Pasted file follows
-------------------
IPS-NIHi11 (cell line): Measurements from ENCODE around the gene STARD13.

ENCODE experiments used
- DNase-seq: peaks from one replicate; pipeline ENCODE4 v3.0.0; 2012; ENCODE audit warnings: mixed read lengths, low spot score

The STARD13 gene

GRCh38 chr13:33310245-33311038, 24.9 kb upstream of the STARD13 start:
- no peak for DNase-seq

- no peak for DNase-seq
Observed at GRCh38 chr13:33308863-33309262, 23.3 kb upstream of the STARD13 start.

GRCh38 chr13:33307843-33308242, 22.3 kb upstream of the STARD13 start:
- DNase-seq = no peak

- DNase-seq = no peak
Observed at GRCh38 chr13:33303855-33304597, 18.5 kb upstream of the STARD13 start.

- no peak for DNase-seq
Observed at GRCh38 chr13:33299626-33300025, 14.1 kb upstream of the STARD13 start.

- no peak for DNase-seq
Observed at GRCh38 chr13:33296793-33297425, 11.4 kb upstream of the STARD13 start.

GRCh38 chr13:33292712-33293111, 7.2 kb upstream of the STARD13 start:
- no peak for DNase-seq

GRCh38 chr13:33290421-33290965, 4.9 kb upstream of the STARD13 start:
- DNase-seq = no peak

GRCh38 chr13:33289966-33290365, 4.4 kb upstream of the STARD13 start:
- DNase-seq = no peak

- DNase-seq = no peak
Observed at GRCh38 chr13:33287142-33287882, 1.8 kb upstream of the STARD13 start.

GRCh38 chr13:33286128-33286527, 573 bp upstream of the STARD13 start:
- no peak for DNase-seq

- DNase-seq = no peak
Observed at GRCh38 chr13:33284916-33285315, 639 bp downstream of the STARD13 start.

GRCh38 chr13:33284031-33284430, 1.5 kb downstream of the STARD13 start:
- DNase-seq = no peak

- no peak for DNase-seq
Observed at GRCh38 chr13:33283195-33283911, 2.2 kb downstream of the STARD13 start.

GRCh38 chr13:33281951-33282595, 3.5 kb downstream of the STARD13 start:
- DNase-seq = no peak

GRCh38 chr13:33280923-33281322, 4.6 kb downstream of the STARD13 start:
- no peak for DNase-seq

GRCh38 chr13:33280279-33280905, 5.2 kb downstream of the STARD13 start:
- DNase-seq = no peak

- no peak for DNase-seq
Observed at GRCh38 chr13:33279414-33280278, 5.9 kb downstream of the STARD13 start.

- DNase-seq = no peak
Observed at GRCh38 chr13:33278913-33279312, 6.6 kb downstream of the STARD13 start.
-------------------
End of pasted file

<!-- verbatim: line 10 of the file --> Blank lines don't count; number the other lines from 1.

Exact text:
- DNase-seq = no peak